Horizon Air, a subsidiary of Alaska Air Group, selected Embraer Aircraft Maintenance Services (EAMS) in Nashville, Tennessee, as the exclusive heavy maintenance provider for the company’s fleet of 30 Embraer E175 aircraft. The multi-year agreement includes airframe maintenance, modifications, and repair services.
In 2020, the aerospace and defense (A&D) industry is likely to return to growth, according to Deloitte’s Global Aerospace and Defense Industry Outlook. Robin Lineberger, Deloitte Global’s aerospace & defense leader, outlines a few trends to watch in the coming year.
Global defense budgets up 3% to 4%, reaching an estimated $1.9 trillion
U.S. foreign military sales (FMS) likely to remain steady as global threats persist
Commercial aerospace sector should recover in 2020, grow in deliveries after the recent downturn; long-term commercial aircraft demand remains robust, with 14,000-aircraft commercial order backlog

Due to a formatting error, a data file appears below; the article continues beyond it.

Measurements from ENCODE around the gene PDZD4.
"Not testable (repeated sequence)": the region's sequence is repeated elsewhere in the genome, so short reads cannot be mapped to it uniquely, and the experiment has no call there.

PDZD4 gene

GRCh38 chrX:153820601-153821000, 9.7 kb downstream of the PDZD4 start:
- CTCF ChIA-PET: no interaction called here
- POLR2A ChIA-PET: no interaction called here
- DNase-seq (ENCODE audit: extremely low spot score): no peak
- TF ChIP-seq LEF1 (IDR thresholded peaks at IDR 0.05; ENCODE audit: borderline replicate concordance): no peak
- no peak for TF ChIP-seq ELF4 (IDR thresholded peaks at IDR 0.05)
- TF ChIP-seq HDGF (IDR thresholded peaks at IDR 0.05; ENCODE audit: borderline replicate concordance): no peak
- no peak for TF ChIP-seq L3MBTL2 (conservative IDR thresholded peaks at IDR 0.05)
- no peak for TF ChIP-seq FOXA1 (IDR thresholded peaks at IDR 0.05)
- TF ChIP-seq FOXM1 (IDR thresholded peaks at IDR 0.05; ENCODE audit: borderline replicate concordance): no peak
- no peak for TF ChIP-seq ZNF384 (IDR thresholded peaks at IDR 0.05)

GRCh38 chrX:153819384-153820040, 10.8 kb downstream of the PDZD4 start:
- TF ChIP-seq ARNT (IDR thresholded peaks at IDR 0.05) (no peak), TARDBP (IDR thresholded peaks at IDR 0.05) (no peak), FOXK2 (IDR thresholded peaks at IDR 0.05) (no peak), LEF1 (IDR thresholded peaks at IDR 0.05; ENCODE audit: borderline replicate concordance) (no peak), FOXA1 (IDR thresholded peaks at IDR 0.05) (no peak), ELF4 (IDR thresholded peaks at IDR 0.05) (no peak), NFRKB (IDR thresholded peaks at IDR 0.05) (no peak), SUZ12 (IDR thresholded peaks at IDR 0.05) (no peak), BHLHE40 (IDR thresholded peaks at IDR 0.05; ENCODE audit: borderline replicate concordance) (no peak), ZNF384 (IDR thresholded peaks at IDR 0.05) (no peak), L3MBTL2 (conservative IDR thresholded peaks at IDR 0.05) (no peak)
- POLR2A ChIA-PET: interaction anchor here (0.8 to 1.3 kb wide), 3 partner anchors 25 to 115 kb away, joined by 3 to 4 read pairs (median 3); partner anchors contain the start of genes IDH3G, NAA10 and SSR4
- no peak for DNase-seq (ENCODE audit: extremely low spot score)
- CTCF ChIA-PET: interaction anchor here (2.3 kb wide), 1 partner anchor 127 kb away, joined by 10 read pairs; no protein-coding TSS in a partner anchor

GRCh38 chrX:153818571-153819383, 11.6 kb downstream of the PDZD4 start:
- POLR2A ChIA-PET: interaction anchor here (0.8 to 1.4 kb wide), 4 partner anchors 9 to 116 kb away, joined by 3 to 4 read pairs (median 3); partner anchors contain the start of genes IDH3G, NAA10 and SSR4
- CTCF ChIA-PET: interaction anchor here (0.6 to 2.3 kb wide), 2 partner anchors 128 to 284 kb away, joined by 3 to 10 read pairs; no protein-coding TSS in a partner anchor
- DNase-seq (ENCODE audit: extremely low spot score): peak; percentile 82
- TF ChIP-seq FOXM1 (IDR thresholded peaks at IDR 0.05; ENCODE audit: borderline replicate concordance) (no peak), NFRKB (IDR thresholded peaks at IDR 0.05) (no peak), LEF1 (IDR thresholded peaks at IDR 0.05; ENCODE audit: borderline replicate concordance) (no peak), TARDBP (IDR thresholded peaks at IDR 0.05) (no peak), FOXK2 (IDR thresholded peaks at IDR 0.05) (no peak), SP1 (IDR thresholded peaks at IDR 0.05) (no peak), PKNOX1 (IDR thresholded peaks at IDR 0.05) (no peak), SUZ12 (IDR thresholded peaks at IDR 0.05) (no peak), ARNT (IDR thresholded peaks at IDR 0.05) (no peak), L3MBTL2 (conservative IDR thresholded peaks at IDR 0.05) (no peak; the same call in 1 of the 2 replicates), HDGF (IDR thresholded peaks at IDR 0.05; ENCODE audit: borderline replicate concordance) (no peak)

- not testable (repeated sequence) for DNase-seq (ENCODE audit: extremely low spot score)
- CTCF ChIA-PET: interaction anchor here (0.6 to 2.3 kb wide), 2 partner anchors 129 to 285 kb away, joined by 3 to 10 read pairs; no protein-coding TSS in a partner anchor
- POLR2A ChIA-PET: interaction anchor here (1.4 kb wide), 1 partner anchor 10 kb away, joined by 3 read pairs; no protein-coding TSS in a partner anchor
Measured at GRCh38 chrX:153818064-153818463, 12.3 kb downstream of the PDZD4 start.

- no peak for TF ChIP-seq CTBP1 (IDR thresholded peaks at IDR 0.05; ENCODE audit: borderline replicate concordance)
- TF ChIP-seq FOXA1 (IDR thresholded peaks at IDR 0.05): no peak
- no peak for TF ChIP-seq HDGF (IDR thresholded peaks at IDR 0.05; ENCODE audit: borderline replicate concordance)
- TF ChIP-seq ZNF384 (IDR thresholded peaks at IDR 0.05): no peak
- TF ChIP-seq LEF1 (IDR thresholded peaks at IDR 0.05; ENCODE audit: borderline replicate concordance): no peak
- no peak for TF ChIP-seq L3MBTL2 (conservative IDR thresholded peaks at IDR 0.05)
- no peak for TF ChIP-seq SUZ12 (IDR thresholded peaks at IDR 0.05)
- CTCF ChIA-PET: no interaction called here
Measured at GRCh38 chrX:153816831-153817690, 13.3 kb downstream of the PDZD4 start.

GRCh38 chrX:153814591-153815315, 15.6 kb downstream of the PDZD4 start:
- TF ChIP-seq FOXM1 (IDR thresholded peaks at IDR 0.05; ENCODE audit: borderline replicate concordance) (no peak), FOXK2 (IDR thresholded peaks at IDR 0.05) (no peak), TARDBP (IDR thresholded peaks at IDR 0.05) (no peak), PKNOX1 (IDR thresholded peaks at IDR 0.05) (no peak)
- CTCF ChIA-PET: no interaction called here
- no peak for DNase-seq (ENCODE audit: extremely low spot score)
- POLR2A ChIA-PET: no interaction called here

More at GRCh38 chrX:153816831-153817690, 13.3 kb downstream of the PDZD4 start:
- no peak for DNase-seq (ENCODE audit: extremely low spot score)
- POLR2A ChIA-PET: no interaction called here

Regional jet market remains strong; forecasts anticipate more than 5,000 units required during next 20 years
Increasing aerospace electric propulsion system development to reduce carbon emissions, make flights quieter, decrease costs
Commercial space sector investment in new and existing space technologies, services should remain steady, funded primarily from governments, venture capital
Urban air mobility (UAM) vehicle development to accelerate during the next decade; challenges remain in regulations, energy management, collision avoidance, infrastructure needs, air traffic management, overcoming passenger anxiety
Mega-mergers may decrease; further industry consolidation possible as smaller companies may not meet increased financial, program management, skills, risk-taking, investment requirements
Consolidation of components, aero-structures, electronics, interiors expected to continue as companies focus on gaining economies of scale
In 2020, the Deloitte analysts expect the A&D industry to get back to its growth trajectory with the commercial aerospace sector recovering from its decline in 2019 and the defense sector continuing to soar.